Patients as Person, City as Healer?
by Nathaniel Popkin
In the earliest days of the Center for Community Partnerships at Penn, a project I was a part of for a few years in the mid-’90s, we considered (but never executed) a “misery/happiness index” for West Philadelphia. The index was an idea of the historian Lee Benson, the Dewian visionary who believed that an engaged university was a unique engine of participatory democracy. Benson didn’t hope to facilitate another study of an urban neighborhood, but rather he wanted to create a quantifiable tool to help West Philadelphians reflect on the relationship between the quality of their own lives and the condition of the city they live in.
The idea that urban environmental factors influence emotional well-being is ages old. It took hold in the Philadelphia gothic novel of the early 19th century, ran through Poe and on to the writer David Gaddis and the wide spectrum of film noir. And don’t we believe it—the vast American suburb is in large measure the product of a nominal quest for wholesome air.
But many doctors don’t—or can’t—take into account environmental causes of distress, explains Joe Gallo, a Penn family physician, whose research team has dreamed up an entirely new approach to urban mental health, one that follows Benson’s participatory model. Gallo is soft-spoken and warm, generous and fatherly. Though he spent years at Johns Hopkins in Baltimore, his accent betrays New Rochelle, the Long Island town where he was raised. “When you’re a physician and you’re taking care of people, you realize there is a realm you don’t have control over. It’s not medicine. One approach is that you ignore it,” he says, explaining an intrinsic dilemma in contemporary health care. “But I don’t tend to think that way.”
So Gallo’s center, approved in principle but awaiting funding from the National Institutes of Health, incorporates a notion: person is patient, patient is person. It underlies this approach to medicine.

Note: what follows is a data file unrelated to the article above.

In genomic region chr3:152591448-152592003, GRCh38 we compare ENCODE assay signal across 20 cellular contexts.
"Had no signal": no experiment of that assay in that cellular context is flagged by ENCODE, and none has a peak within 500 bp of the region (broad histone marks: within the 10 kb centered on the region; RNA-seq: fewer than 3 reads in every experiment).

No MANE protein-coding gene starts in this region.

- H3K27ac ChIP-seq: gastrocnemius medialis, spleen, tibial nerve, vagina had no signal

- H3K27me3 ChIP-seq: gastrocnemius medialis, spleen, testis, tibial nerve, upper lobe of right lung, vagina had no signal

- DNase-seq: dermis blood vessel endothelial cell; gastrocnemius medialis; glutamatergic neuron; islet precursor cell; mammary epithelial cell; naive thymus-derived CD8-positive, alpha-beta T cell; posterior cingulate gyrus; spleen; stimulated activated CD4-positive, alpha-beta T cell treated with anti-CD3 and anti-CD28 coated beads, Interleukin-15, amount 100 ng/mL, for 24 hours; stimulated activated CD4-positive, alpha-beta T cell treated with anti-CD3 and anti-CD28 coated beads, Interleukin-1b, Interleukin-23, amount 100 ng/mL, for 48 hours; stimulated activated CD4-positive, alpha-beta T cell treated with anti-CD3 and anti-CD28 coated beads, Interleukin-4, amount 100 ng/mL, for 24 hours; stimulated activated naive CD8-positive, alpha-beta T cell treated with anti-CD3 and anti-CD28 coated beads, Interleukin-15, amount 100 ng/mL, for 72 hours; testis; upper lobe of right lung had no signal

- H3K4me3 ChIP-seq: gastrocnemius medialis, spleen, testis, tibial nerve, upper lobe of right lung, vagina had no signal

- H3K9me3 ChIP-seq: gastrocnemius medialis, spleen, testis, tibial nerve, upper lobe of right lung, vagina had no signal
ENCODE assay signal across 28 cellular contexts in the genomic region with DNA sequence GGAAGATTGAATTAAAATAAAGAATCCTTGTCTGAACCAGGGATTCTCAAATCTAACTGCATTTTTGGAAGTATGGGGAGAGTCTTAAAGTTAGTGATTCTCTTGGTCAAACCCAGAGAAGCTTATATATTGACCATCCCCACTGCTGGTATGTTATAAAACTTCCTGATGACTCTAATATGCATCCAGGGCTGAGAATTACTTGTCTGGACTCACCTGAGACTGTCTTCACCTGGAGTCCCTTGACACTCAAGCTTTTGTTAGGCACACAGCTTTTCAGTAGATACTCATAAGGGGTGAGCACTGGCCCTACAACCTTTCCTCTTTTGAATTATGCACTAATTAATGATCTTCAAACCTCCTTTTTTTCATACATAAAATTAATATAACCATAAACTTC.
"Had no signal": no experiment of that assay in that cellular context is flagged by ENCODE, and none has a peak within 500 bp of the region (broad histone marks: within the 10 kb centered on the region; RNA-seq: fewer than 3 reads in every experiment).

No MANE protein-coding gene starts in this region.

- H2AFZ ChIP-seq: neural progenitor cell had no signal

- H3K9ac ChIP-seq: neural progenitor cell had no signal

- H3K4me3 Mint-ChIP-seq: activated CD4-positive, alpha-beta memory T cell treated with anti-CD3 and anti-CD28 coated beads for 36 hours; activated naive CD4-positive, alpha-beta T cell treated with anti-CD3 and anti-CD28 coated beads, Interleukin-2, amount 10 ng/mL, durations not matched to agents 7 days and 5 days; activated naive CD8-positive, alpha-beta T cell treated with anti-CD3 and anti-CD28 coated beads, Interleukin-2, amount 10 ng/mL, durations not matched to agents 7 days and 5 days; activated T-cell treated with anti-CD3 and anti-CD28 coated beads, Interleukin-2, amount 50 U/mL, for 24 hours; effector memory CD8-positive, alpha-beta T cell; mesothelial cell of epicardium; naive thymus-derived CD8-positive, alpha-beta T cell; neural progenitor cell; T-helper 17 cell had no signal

The center will combine “shoe leather epidemiology” with community action to build a new structure for the delivery of mental health services for older adults in West and Southwest Philadelphia. His team will employ and train block captains and other leaders of “helping networks” across neighborhoods and cultural groups to learn what causes distress and how it’s handled—Gallo thinks many people don’t go to their doctor when they’re in distress. He wants to know where they do go, if at all, so that interventions can be made organically, in the context of a multi-faceted urban life.
The Penn physician Marsha Wittink is a member of Gallo’s research team. She says one of the things that makes the center unique is its focus on urban spatial analysis. In order to better understand the spatial distribution of helping networks, the project will partner with Penn’s Cartographic Modeling Lab, the outfit that maintains the Philadelphia Neighborhood Information System.
From there, it’s a short step to asking how neighborhood factors enhance or inhibit well-being. Pedro Rodriguez, former director of the Action Alliance of Senior Citizens, says the question is revealing—he draws a line from the decline of Philadelphia’s housing stock to unsafe living conditions to respiratory problems caused by poor ventilation to depression due to isolation and also overcrowding, which leads to abuse at the hands of extended family.
This is the kind of granular understanding that Gallo and Wittink think will lead to a big breakthrough, the integration of mental and physical health care with an approach that considers urban effects. It’s potentially an intuitive marriage of city planning and public health, the city—its intrinsic capacity to connect people—as healer. “Everybody knows this is what needs to happen,” says Wittink.
Now imagine a line running from vital public spaces and “third places” to efficient, safe and dry transit (bus shelters on every main corner) to the very act of neighborhood planning and community organizing to the happiness and well-being of older adults. (Rodriguez notes that “people who participate in organized struggle generally have better physical and mental health.”)
So Joe Gallo is anxious to get to work. “I want to change the field,” he says, “but if we just talk about it, it will stay talk.” He pauses and raises his arms above his head to make the point. “You can’t be here and not think big. We’re the heirs to Ben Franklin.”